I didn't know Lance, but I know Lance, inside the lyrics of the songs I memorized. I don't like pop-punk either. Neither did he, probably. "One Mississippi" was fucking amazing. What a strong heart.

Good luck out there, stranger. Goodbye, friend.

Anonymous said...

I, too, worked with Lance at SANE in the late '80's. While I caught more than a few Cringer shows in those days, I best remember Lance as a charismatic field manager who could be inspire activists just discovering how to act on their beliefs, comfort those feeling beat down by the indifference they encountered to their expressions of that belief and a man who never hesitated to speak truth to power.

He was a hero, whose heart was pure and smile (always) puckish.

~ j! Leonhardy, SANE Canvass, 1984-89

T.J. Peng said...

It was the mid 90's the bay area punk scene was about to explode, I was relocated to UC Santa Cruz and saw J church with a refreshing change of seeing an Asian face fronting a band. The energy was good and I thought they were really cool. It's sad to hear the passing of a nice guy, amazing front man/artist. peace

Anonymous said...

Love u Lance

I did not know Lance personally but he seems to have been a fan of my music and wrote articles on my old bands apf brigade and man's hate.

He befriended me on myspace and i kind of got to know about him a bit and his ongoing illness, and his rather distressing myspace blog.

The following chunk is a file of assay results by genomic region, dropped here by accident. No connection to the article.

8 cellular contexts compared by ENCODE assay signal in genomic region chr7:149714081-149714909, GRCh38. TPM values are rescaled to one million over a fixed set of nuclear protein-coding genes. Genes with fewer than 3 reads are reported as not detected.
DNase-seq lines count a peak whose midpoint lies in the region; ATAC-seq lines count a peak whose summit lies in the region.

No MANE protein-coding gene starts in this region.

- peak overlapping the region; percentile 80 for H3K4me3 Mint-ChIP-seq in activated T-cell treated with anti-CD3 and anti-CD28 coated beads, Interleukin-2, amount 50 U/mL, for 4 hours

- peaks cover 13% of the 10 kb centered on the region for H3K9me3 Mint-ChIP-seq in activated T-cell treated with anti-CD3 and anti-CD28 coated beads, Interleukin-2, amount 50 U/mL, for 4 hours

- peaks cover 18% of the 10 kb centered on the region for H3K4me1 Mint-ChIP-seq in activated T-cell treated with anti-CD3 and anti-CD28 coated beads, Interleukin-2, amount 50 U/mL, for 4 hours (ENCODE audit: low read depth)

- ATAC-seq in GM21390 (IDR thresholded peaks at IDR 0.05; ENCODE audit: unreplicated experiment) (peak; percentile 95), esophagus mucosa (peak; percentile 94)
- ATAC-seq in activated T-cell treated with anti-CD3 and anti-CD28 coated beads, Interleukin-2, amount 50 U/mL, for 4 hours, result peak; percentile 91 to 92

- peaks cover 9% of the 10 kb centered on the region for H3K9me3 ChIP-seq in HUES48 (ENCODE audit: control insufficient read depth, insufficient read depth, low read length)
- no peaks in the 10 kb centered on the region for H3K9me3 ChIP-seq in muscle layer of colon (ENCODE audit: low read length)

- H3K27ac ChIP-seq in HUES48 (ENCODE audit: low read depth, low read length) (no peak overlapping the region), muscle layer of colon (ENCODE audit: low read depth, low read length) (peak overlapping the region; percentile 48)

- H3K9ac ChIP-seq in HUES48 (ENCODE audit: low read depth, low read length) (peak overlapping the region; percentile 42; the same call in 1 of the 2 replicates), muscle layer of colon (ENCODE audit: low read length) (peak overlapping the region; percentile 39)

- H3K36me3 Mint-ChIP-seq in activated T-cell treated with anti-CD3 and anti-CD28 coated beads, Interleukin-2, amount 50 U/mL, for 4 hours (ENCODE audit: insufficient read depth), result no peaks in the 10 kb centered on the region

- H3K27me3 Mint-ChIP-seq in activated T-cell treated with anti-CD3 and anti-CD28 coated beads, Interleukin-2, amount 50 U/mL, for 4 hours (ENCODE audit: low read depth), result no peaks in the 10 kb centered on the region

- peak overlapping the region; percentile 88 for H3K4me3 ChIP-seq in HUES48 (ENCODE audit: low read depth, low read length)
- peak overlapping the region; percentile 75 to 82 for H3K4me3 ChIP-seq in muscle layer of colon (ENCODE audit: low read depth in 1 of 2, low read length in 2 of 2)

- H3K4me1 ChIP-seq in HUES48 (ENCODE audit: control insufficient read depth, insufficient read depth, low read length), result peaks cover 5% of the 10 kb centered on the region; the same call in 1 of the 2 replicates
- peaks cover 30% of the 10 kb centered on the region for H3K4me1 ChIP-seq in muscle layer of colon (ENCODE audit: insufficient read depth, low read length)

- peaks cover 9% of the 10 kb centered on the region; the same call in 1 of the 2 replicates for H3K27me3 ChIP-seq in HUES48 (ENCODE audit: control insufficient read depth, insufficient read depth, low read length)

He will live on in my thoughts until i pass on.

i will post on my blog about him
love and peace to his family
andy x

Anonymous said...

To me, Lance Hahn was truly an individual. He was simultaneously everyman, with his down-to-earth nature, and superhero-eque, accomplishing more in his 40 years than most people could even imagine. How many J Church records are there? Exactly. Lance was a doer; to me, he was 105% of a human being, always creating, listening, reading, watching and learning. At times, he seemed to be everywhere at once. I think I first met Lance in ’86 or ’87 when Cringer came up to the Bay Area to play at Gilman. At the time, loads of bands came up to play the club, getting a show was fairly easy and soon a worldwide network of people was born. Dedicated kids from all over came to perform, watch and participate, doing fanzines, picking up instruments to start bands, organizing and going to protests; out of all these hundreds of people, Lance stood out. We crossed paths often and although we weren’t best friends, I always had an overwhelmingly positive impression of Lance and was always happy to see him. His interpretation of punk, politics and, well, life was multi-dimensional in the best way; his “human-ness” shined through in everything he did. What he did was what he was and vice-versa.